Estate Planning in a Digitized World

Estate Planning in a Digitized World

cloud computing

It feels like your loved one’s financial and legal affairs are in good shape. They have a will and a trust; they have named a power of attorney; they have life insurance policies, health directives, and documented plans for their property and other physical assets. Then, sometime after their passing when these documents need to be put to use, questions arise such as:

  • Where are the records pertaining to the estate?
  • How do I access them?
  • What do we do with the deceased computer files?
  • What about his smart phone?
  • Are the social media accounts still running?

The days of paper documents stuffed into folders, binders, safes, and drawers that were readily accessible is going away. Account statements are more easily available online and not received in the mail. Bills and other documents reside in the cloud. In the increasingly paperless and digital world of today, even though you may have checked off the usual boxes of traditional estate planning, it is important to ensure you are just as diligent with the management and orderly transfer of your digital assets as you are with your other assets.

What are digital assets?

Digital assets broadly include anything stored in electronic form and can be just about anything that is created, communicated, sent, received or stored by electronic means. Some digital assets have intrinsic financial value, such as cryptocurrencies (Bitcoin and Ethereum), some digital business pages (eBay Seller’s page), valuable domain names, advertising from Web pages, blogs, manuscripts, or digital music and book libraries. Some assets may not have financial value as is, but serve as gateways to accessing assets with financial value, such as login information to investment or banking accounts. Furthermore, many assets contain massive amounts of nonfinancial information, such as email accounts, contact lists, social media accounts, photos, videos, purchased music or movie libraries, all of which are stored in digital format.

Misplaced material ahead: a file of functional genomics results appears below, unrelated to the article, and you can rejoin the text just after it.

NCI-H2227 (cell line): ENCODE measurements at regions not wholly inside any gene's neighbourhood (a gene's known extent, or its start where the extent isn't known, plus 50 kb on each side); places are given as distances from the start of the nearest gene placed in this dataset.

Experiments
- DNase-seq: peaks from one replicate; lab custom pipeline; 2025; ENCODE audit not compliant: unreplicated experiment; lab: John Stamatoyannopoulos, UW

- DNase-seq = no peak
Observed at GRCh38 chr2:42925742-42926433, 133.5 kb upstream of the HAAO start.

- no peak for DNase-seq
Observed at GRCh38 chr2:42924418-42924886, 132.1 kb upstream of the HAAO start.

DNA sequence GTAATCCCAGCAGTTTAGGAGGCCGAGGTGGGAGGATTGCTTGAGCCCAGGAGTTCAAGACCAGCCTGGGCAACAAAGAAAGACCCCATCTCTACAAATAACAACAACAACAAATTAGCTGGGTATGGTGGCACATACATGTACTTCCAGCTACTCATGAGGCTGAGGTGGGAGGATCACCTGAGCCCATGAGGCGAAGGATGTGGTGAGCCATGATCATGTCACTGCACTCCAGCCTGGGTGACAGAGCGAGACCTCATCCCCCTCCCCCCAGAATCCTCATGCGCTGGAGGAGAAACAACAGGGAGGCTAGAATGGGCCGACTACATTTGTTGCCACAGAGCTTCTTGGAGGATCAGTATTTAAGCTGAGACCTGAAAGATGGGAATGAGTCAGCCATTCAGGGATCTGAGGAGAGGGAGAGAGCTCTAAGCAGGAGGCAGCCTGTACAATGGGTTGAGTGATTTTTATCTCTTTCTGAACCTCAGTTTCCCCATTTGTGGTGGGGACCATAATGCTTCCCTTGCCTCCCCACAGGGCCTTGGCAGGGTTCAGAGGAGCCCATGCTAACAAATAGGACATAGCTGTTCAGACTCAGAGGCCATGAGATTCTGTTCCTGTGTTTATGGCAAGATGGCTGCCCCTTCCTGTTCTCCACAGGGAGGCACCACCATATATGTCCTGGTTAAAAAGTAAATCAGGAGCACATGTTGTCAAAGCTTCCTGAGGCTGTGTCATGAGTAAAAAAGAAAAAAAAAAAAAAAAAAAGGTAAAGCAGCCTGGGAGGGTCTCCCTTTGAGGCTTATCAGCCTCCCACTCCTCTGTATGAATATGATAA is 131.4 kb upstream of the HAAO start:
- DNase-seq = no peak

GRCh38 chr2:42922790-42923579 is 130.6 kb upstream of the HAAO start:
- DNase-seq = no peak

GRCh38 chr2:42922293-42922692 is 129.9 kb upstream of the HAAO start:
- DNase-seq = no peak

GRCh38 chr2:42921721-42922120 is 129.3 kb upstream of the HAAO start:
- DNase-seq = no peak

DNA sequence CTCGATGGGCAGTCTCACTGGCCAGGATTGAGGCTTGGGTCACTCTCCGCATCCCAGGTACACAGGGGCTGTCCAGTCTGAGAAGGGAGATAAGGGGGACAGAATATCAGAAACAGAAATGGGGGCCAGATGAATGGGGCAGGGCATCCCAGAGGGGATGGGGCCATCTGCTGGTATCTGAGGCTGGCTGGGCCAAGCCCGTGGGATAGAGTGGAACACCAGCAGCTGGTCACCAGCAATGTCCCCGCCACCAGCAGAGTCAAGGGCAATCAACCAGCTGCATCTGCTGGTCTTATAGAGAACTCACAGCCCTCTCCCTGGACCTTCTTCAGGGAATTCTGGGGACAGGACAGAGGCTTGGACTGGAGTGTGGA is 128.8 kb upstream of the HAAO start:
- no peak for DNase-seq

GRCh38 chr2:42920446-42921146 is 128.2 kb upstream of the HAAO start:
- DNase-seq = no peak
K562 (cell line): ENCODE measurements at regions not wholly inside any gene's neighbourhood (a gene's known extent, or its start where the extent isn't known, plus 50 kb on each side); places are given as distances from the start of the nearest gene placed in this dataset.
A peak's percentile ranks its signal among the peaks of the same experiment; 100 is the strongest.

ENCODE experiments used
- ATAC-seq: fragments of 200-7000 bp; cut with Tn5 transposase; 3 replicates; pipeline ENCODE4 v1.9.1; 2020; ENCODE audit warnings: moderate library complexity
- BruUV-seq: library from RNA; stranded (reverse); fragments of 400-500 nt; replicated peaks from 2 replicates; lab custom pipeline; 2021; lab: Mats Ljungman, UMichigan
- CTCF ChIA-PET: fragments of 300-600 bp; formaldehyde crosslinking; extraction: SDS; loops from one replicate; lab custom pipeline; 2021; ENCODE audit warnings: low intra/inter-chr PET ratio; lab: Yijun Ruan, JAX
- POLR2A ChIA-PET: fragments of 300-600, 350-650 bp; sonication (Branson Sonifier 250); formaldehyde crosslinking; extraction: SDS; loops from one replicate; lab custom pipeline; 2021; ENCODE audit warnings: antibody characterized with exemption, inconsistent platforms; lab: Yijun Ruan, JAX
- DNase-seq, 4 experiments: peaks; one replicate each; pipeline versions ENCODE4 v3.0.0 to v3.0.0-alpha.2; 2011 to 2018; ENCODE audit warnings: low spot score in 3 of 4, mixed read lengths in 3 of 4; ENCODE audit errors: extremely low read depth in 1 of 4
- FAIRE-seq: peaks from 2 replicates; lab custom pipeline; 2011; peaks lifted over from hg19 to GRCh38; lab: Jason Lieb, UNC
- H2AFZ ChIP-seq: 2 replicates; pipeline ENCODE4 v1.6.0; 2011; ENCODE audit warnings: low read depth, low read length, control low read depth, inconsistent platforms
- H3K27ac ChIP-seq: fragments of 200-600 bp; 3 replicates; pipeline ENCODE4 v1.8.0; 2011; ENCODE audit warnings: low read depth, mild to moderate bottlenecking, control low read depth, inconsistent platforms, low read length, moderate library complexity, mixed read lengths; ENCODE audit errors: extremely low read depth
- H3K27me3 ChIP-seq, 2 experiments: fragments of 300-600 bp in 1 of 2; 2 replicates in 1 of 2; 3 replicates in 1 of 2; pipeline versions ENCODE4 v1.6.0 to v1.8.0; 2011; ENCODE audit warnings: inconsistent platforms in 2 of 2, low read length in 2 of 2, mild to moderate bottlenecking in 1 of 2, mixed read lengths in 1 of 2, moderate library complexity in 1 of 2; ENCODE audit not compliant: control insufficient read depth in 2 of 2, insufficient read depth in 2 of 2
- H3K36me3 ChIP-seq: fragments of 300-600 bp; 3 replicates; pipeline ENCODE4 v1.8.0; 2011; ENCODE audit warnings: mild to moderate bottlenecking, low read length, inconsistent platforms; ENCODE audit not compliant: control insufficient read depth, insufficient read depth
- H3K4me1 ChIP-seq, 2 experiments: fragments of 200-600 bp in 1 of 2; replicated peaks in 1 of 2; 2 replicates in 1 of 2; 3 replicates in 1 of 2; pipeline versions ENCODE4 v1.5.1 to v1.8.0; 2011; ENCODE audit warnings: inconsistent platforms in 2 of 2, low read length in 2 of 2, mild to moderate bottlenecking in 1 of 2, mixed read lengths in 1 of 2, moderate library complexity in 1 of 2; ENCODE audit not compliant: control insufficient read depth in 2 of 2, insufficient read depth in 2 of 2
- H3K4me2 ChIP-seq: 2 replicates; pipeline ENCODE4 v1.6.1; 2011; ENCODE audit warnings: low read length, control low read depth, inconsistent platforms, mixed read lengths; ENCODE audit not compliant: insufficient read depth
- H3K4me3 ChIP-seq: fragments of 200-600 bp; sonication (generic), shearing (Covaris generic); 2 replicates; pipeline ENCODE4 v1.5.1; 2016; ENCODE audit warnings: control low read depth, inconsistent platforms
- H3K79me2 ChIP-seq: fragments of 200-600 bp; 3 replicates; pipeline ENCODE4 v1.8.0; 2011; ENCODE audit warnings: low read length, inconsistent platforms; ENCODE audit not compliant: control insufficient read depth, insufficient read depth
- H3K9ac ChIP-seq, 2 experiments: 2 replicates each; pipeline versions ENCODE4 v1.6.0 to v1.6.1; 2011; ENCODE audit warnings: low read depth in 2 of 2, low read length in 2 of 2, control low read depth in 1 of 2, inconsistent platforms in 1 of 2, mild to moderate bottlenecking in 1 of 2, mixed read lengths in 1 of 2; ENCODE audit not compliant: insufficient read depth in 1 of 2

By including a digital estate plan in your overall estate plan, you can help your loved ones to:

  • Locate and access any accounts and the inherent information about the accounts you have online (legal, business, financial, personal, administrative) including those:
    • On a hard drive,
    • In the cloud, or
    • On a social media site
  • Determine if your digital assets have any financial value
  • Determine when assets have sentimental worth, such as family mementos, important documents, or photos
  • Distribute or transfer any digital assets to the intended parties
  • Avoid online identity theft

Steps for Creating a Digital Estate Plan

1. Conduct a Digital “Inspection” – Identify what assets are important, considering the following questions:

  • What valuable information would you lose if your computer vanished?
  • If you became incapacitated today, would your loved ones be able to access your important digital information? Who would you want to have that access? Would they know what to do to manage your affairs if the need arose?